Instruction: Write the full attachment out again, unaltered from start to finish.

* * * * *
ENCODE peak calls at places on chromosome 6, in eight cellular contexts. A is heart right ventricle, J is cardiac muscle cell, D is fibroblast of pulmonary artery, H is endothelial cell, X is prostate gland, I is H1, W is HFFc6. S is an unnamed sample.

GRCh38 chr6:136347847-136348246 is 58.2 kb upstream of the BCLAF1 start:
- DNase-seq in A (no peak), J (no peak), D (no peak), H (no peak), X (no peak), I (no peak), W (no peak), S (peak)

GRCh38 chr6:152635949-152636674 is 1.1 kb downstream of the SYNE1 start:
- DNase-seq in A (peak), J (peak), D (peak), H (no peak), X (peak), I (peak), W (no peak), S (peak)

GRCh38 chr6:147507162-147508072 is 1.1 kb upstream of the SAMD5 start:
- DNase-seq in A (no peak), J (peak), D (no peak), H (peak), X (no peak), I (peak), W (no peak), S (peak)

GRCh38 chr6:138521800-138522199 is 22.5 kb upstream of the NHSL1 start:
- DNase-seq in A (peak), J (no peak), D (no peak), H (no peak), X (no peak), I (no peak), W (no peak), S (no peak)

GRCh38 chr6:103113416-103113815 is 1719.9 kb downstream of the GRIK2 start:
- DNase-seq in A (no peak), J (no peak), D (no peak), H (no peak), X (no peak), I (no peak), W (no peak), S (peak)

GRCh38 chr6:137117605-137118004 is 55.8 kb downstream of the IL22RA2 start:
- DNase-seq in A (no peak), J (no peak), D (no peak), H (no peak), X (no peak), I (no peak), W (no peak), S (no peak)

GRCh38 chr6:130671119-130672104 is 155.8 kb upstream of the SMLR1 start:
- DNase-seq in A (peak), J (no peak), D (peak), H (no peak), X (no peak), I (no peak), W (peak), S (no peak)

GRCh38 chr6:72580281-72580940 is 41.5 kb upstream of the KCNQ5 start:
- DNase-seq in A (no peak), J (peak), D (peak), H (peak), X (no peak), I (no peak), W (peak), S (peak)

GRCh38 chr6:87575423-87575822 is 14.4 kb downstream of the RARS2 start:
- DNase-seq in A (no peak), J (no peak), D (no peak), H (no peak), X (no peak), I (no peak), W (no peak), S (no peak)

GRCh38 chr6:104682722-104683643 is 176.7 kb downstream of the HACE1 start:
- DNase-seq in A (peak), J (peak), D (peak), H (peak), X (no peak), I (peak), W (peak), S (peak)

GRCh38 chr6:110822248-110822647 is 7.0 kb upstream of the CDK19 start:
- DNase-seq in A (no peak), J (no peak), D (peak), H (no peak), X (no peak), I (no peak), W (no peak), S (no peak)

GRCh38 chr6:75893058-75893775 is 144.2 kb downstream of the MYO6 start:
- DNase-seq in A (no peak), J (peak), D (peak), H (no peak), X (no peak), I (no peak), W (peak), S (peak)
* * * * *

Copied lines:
ENCODE peak calls at places on chromosome 6, in eight cellular contexts. A is heart right ventricle, J is cardiac muscle cell, D is fibroblast of pulmonary artery, H is endothelial cell, X is prostate gland, I is H1, W is HFFc6. S is an unnamed sample.

GRCh38 chr6:136347847-136348246 is 58.2 kb upstream of the BCLAF1 start:
- DNase-seq in A (no peak), J (no peak), D (no peak), H (no peak), X (no peak), I (no peak), W (no peak), S (peak)

GRCh38 chr6:152635949-152636674 is 1.1 kb downstream of the SYNE1 start:
- DNase-seq in A (peak), J (peak), D (peak), H (no peak), X (peak), I (peak), W (no peak), S (peak)

GRCh38 chr6:147507162-147508072 is 1.1 kb upstream of the SAMD5 start:
- DNase-seq in A (no peak), J (peak), D (no peak), H (peak), X (no peak), I (peak), W (no peak), S (peak)

GRCh38 chr6:138521800-138522199 is 22.5 kb upstream of the NHSL1 start:
- DNase-seq in A (peak), J (no peak), D (no peak), H (no peak), X (no peak), I (no peak), W (no peak), S (no peak)

GRCh38 chr6:103113416-103113815 is 1719.9 kb downstream of the GRIK2 start:
- DNase-seq in A (no peak), J (no peak), D (no peak), H (no peak), X (no peak), I (no peak), W (no peak), S (peak)

GRCh38 chr6:137117605-137118004 is 55.8 kb downstream of the IL22RA2 start:
- DNase-seq in A (no peak), J (no peak), D (no peak), H (no peak), X (no peak), I (no peak), W (no peak), S (no peak)

GRCh38 chr6:130671119-130672104 is 155.8 kb upstream of the SMLR1 start:
- DNase-seq in A (peak), J (no peak), D (peak), H (no peak), X (no peak), I (no peak), W (peak), S (no peak)

GRCh38 chr6:72580281-72580940 is 41.5 kb upstream of the KCNQ5 start:
- DNase-seq in A (no peak), J (peak), D (peak), H (peak), X (no peak), I (no peak), W (peak), S (peak)

GRCh38 chr6:87575423-87575822 is 14.4 kb downstream of the RARS2 start:
- DNase-seq in A (no peak), J (no peak), D (no peak), H (no peak), X (no peak), I (no peak), W (no peak), S (no peak)

GRCh38 chr6:104682722-104683643 is 176.7 kb downstream of the HACE1 start:
- DNase-seq in A (peak), J (peak), D (peak), H (peak), X (no peak), I (peak), W (peak), S (peak)

GRCh38 chr6:110822248-110822647 is 7.0 kb upstream of the CDK19 start:
- DNase-seq in A (no peak), J (no peak), D (peak), H (no peak), X (no peak), I (no peak), W (no peak), S (no peak)

GRCh38 chr6:75893058-75893775 is 144.2 kb downstream of the MYO6 start:
- DNase-seq in A (no peak), J (peak), D (peak), H (no peak), X (no peak), I (no peak), W (peak), S (peak)